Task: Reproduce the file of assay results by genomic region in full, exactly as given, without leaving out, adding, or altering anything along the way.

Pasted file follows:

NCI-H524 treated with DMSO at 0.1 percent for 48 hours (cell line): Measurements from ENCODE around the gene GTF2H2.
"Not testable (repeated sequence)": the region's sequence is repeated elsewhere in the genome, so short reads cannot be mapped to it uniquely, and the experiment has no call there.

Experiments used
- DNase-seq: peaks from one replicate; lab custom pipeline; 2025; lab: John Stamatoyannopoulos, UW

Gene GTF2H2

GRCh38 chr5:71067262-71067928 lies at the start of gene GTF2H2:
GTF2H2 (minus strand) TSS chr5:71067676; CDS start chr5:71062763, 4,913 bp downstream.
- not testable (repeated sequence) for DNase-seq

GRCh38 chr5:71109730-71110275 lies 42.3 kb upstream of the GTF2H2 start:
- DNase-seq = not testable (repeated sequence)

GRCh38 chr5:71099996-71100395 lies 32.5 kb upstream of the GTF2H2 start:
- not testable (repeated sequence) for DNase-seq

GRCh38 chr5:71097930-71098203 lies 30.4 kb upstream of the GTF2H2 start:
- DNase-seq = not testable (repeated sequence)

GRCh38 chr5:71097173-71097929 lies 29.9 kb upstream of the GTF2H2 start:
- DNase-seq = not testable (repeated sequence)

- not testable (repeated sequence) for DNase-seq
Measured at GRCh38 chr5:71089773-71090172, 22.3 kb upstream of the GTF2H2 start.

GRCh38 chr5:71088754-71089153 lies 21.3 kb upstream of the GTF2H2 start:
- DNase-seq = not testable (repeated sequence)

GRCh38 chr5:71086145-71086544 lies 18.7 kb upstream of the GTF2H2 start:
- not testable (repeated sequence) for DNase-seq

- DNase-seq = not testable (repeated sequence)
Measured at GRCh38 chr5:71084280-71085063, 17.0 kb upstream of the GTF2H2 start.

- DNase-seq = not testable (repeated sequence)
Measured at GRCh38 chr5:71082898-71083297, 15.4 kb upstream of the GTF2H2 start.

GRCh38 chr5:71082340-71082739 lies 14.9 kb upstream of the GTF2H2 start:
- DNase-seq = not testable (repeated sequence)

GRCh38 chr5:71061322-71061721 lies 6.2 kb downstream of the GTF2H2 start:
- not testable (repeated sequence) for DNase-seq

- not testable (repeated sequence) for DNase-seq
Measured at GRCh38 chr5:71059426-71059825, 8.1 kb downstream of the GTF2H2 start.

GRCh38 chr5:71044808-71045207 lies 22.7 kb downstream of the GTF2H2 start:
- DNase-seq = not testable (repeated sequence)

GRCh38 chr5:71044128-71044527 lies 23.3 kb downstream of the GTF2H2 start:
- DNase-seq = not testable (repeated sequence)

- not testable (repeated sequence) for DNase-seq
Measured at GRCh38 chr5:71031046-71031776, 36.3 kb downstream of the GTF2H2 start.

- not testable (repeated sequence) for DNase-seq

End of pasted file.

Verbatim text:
NCI-H524 treated with DMSO at 0.1 percent for 48 hours (cell line): Measurements from ENCODE around the gene GTF2H2.
"Not testable (repeated sequence)": the region's sequence is repeated elsewhere in the genome, so short reads cannot be mapped to it uniquely, and the experiment has no call there.

Experiments used
- DNase-seq: peaks from one replicate; lab custom pipeline; 2025; lab: John Stamatoyannopoulos, UW

Gene GTF2H2

GRCh38 chr5:71067262-71067928 lies at the start of gene GTF2H2:
GTF2H2 (minus strand) TSS chr5:71067676; CDS start chr5:71062763, 4,913 bp downstream.
- not testable (repeated sequence) for DNase-seq

GRCh38 chr5:71109730-71110275 lies 42.3 kb upstream of the GTF2H2 start:
- DNase-seq = not testable (repeated sequence)

GRCh38 chr5:71099996-71100395 lies 32.5 kb upstream of the GTF2H2 start:
- not testable (repeated sequence) for DNase-seq

GRCh38 chr5:71097930-71098203 lies 30.4 kb upstream of the GTF2H2 start:
- DNase-seq = not testable (repeated sequence)

GRCh38 chr5:71097173-71097929 lies 29.9 kb upstream of the GTF2H2 start:
- DNase-seq = not testable (repeated sequence)

- not testable (repeated sequence) for DNase-seq
Measured at GRCh38 chr5:71089773-71090172, 22.3 kb upstream of the GTF2H2 start.

GRCh38 chr5:71088754-71089153 lies 21.3 kb upstream of the GTF2H2 start:
- DNase-seq = not testable (repeated sequence)

GRCh38 chr5:71086145-71086544 lies 18.7 kb upstream of the GTF2H2 start:
- not testable (repeated sequence) for DNase-seq

- DNase-seq = not testable (repeated sequence)
Measured at GRCh38 chr5:71084280-71085063, 17.0 kb upstream of the GTF2H2 start.

- DNase-seq = not testable (repeated sequence)
Measured at GRCh38 chr5:71082898-71083297, 15.4 kb upstream of the GTF2H2 start.

GRCh38 chr5:71082340-71082739 lies 14.9 kb upstream of the GTF2H2 start:
- DNase-seq = not testable (repeated sequence)

GRCh38 chr5:71061322-71061721 lies 6.2 kb downstream of the GTF2H2 start:
- not testable (repeated sequence) for DNase-seq

- not testable (repeated sequence) for DNase-seq
Measured at GRCh38 chr5:71059426-71059825, 8.1 kb downstream of the GTF2H2 start.

GRCh38 chr5:71044808-71045207 lies 22.7 kb downstream of the GTF2H2 start:
- DNase-seq = not testable (repeated sequence)

GRCh38 chr5:71044128-71044527 lies 23.3 kb downstream of the GTF2H2 start:
- DNase-seq = not testable (repeated sequence)

- not testable (repeated sequence) for DNase-seq
Measured at GRCh38 chr5:71031046-71031776, 36.3 kb downstream of the GTF2H2 start.

- not testable (repeated sequence) for DNase-seq